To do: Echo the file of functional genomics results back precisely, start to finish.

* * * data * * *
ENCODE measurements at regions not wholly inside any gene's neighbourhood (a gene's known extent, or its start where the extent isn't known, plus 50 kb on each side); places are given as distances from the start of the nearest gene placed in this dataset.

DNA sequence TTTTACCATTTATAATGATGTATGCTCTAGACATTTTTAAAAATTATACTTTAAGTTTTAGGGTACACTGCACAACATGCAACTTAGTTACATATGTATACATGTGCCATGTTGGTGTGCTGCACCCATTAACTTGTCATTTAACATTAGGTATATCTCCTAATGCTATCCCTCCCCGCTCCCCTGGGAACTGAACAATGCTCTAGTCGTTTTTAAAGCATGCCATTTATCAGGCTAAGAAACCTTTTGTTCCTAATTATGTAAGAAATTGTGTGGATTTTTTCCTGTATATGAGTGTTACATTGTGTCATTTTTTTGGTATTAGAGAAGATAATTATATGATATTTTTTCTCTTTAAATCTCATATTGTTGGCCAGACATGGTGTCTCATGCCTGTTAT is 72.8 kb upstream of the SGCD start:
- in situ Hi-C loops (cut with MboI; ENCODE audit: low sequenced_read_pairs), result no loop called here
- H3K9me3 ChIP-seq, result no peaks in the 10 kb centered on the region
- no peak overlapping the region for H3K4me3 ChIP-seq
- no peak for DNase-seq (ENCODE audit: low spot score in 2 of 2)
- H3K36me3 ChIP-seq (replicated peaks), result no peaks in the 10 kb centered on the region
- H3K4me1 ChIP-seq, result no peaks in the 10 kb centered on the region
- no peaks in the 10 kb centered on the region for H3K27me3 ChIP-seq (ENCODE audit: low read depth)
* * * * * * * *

ENCODE measurements at regions not wholly inside any gene's neighbourhood (a gene's known extent, or its start where the extent isn't known, plus 50 kb on each side); places are given as distances from the start of the nearest gene placed in this dataset.

DNA sequence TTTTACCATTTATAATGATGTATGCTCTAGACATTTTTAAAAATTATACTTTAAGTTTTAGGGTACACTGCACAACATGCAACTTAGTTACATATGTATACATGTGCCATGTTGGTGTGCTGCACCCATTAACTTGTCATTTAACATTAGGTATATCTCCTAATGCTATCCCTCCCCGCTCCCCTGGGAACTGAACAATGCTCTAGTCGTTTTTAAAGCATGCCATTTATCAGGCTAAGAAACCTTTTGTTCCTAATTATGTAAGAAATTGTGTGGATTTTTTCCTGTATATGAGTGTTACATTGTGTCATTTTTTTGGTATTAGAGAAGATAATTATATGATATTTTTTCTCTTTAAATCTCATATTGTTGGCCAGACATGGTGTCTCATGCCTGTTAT is 72.8 kb upstream of the SGCD start:
- in situ Hi-C loops (cut with MboI; ENCODE audit: low sequenced_read_pairs), result no loop called here
- H3K9me3 ChIP-seq, result no peaks in the 10 kb centered on the region
- no peak overlapping the region for H3K4me3 ChIP-seq
- no peak for DNase-seq (ENCODE audit: low spot score in 2 of 2)
- H3K36me3 ChIP-seq (replicated peaks), result no peaks in the 10 kb centered on the region
- H3K4me1 ChIP-seq, result no peaks in the 10 kb centered on the region
- no peaks in the 10 kb centered on the region for H3K27me3 ChIP-seq (ENCODE audit: low read depth)